Reference is now made to FIGS. 3 and 4 which show different embodiments of formatted patient reports 11A and 11B. Report 11A is a pacemaker report which is produced when the implanted CRM device 12 is a pacemaker. Report 11A includes seven distinct fields. The report could have greater or fewer fields depending on the amount of data to be produced for a patient report 11 associated with a particular implanted device. Moreover, if one of the shown fields is not selected by the medical personnel or is not applicable to the implanted device, then it would be removed from the patient report 11 so as to not imply that information is missing from the report or provide a patient with information that does not apply to his\her particular implanted device. The uppermost field on patient report 11A is the manufacturer field 41, which may include manufacturer name, promotional statements, and manufacturer contact information. A patient report identification field 43 is directly below manufacturer field 41. Field 43 may include patient name, another patient identifier, and the type of report, in FIG. 3 it is shown as a pacemaker report. An implanted device field 45 is directly below patient report identification field 43 and is subdivided into a left subfield 46 including device information, like type, model number and serial number, and right subfield 47 including component information, like lead manufacturer, model number and serial number. A medical information field 49 is directly below the implanted device field 45 and includes information explaining, preferably in easy to understand, plain English terminology (examples of which are provided below), the reason for the implant, what the implant does, how often the implant activates, the implant settings, and other information which would be relevant for the particular therapy provided by the implant. In the FIG. 3 embodiment, field 49 explains that the implant was needed to account for a slow heart rate in the lower chambers of the patient's heart. Field 49 goes on to explain that the pacemaker delivers pacing output a predetermined percentage of time and the lowest heart allowed by the pacemaker is a predetermined number of beats per minute, both the predetermined percentage and the predetermined number of beats are CRM device operational parameters determined by the physician. Field 49 also provides additional information which a patient receiving a pacemaker may want to know, for example the pacemaker will pace the patient's heart faster when the patient is active. A physician information field 51 is directly below the medical information field 49. Field 51 includes the physician's name and contact information, here illustrated as the physician's phone number. Field 51 also includes the date of the patient's next appointment. A second manufacturer field 53 is directly below the physician information field 51. Field 53 includes additional manufacturer information such as its web address. Field 53 may also provide a reference to further information regarding pacing and defibrillation as well as information regarding the implanted CRM device. While the above description of the patient report positions fields 41–53 relative to each other, it will be understood that the layout of the fields may be changed.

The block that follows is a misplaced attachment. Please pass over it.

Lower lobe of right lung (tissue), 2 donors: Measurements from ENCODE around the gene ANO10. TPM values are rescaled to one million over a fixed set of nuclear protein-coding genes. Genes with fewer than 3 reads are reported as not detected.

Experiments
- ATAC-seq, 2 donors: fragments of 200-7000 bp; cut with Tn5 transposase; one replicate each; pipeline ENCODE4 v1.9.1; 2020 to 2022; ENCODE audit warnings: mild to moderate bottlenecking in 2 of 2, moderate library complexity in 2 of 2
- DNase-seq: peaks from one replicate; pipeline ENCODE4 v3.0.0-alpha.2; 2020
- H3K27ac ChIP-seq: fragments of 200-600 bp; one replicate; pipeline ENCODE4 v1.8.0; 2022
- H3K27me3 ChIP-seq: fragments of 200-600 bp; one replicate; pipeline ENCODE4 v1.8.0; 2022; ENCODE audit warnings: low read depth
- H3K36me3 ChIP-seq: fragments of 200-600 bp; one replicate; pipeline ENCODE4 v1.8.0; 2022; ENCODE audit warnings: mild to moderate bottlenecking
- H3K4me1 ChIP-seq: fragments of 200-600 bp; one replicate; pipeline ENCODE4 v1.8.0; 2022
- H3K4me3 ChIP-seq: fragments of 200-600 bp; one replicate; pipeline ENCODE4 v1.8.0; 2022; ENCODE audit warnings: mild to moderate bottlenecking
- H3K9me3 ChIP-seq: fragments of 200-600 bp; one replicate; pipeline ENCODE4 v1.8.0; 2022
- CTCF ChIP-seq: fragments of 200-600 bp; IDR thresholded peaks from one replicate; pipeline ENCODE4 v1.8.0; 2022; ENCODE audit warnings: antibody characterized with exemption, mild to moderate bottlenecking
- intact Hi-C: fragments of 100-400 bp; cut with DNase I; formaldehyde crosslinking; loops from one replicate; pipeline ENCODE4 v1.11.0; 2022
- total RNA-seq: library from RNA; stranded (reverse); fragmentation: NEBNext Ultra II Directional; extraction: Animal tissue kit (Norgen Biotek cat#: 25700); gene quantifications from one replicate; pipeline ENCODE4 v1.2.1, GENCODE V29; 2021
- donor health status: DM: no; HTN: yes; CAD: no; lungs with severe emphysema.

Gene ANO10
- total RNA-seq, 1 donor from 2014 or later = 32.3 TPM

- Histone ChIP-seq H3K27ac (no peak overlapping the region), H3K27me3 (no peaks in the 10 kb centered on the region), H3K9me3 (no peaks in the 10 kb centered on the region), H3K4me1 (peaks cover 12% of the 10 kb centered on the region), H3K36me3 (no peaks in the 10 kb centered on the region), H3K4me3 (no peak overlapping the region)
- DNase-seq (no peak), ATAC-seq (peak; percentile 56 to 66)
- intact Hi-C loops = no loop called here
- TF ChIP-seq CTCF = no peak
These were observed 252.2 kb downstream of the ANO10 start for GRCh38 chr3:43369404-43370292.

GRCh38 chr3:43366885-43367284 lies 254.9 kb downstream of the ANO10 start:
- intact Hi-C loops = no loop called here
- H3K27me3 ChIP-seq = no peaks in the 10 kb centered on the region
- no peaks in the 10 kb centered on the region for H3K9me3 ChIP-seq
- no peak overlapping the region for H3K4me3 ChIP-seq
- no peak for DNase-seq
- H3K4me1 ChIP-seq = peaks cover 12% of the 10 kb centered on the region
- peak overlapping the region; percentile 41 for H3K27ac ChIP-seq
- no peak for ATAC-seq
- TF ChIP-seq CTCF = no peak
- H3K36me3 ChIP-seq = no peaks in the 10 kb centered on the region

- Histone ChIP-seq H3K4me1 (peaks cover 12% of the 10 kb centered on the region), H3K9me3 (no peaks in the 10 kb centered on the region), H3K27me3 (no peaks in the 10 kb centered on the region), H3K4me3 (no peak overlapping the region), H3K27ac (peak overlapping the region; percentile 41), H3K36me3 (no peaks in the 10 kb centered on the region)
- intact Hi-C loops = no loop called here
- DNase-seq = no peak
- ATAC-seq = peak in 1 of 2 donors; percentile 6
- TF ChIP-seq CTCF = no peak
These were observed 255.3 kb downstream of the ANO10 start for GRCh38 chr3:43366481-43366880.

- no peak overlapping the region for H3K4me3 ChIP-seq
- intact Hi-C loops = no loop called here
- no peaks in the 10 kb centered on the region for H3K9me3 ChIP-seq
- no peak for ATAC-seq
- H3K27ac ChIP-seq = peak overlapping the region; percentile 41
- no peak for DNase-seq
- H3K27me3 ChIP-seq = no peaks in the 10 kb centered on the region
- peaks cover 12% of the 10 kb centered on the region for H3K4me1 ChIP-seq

One aspect of the patient report 11 is to provide easy to understand language or “plain English” terminology of the treatment provided by the implant to the patient. The plain English terminology is intended to be understood by non-medically trained patients and accurately describe the treatment provided by the CRM device. However, medical terminology need not be completely removed from the patient report 11. Field 49 of FIG. 4 shows both the medical diagnosis of ventricular fibrillation and its corresponding plain English description of an occasional very fast heart rate. Modern CRM devices treat a variety of medical conditions and thus the system must provide a corresponding number of plain English interpretations. The programmer memory 22 includes a lookup table in which plain English terminology is associated with the medical treatments provided by the implant device, in the described embodiments the CRM device 12. One embodiment of the look up table is shown in table 1.